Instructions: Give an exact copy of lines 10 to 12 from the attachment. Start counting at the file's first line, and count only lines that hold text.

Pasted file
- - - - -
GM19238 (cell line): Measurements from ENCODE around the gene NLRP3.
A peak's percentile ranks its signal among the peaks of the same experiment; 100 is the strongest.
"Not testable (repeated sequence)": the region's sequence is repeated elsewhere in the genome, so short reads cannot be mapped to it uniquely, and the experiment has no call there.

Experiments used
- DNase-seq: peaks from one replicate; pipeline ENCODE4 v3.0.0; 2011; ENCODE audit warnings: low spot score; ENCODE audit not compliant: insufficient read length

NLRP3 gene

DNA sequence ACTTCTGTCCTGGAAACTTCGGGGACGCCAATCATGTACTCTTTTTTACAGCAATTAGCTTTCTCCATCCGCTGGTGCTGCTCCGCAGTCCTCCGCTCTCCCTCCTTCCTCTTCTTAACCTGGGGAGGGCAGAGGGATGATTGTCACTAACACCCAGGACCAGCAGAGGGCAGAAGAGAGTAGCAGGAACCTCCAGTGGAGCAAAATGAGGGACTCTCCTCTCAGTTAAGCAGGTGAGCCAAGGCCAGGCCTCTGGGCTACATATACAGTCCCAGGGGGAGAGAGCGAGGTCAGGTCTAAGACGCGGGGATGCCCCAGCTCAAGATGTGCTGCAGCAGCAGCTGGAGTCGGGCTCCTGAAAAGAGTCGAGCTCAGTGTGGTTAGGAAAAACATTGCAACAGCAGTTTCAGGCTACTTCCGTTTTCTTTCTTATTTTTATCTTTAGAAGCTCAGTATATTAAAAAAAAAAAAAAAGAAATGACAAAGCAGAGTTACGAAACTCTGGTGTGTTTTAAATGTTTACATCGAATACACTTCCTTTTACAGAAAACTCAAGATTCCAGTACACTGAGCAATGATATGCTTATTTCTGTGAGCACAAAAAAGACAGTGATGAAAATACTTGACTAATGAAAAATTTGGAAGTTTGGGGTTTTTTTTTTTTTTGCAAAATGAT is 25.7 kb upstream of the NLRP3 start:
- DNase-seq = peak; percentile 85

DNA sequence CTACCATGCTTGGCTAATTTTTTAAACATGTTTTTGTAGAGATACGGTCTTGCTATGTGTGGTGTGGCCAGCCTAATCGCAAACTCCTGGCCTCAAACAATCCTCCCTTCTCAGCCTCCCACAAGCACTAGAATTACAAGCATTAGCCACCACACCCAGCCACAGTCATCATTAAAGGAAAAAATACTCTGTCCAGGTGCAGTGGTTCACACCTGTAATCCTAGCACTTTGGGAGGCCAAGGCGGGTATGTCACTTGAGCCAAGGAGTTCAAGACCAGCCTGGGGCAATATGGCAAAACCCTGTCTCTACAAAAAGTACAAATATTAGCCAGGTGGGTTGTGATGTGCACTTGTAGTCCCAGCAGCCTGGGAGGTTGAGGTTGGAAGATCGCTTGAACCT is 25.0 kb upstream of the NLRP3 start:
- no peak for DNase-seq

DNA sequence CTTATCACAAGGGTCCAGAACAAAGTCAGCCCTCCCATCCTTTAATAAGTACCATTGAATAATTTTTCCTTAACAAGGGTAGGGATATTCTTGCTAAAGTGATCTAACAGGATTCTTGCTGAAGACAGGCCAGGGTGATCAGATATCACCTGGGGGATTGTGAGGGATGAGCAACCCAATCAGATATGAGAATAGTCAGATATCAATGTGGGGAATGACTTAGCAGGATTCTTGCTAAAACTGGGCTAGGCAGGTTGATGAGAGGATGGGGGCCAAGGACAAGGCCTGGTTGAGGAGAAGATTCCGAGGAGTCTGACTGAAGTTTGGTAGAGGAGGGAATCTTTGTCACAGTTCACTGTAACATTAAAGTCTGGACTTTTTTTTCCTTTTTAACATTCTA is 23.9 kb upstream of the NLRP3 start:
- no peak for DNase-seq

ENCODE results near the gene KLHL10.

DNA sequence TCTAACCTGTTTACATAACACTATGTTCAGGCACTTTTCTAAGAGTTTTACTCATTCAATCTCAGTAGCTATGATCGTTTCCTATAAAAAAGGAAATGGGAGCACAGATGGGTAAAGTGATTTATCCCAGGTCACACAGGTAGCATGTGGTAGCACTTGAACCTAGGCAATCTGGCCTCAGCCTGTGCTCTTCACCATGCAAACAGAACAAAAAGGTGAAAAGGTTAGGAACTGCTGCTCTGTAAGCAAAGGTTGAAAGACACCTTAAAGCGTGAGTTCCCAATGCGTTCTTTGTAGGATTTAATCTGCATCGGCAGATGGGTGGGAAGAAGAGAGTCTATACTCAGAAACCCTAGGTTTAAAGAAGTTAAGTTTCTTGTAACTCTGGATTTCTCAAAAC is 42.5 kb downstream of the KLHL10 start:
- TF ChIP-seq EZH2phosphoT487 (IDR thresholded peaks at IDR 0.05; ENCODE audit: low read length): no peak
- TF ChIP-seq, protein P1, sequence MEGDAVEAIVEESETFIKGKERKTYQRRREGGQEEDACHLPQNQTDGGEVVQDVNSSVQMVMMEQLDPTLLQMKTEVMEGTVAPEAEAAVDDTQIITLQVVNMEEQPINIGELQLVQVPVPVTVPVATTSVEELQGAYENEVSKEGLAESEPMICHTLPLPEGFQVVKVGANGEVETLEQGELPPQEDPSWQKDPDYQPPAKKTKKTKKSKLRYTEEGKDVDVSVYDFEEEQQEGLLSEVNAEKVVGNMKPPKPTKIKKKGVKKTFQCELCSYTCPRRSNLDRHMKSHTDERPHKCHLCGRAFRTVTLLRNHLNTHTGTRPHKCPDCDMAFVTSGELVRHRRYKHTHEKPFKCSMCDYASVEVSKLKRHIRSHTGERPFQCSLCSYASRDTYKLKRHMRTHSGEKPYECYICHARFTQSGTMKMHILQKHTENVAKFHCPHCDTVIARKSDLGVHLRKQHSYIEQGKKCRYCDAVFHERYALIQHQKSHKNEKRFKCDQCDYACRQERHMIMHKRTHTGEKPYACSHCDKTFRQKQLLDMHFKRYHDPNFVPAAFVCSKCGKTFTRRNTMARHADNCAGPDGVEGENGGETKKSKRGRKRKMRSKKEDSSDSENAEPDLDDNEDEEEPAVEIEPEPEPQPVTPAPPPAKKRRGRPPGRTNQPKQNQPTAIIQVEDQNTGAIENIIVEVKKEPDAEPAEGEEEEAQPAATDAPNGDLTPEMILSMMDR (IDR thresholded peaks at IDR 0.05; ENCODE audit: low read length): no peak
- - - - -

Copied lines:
- no peak for DNase-seq

DNA sequence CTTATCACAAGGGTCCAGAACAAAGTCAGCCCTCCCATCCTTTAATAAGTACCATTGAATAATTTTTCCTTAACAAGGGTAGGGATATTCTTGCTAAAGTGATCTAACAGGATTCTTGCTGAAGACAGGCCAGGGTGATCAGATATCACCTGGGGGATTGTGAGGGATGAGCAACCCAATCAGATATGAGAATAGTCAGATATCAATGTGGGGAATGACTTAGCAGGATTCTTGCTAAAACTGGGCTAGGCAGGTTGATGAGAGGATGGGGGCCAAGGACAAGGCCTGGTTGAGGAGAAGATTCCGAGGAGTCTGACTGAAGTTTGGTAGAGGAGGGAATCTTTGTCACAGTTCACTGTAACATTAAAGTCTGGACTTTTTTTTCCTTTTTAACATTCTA is 23.9 kb upstream of the NLRP3 start:
- no peak for DNase-seq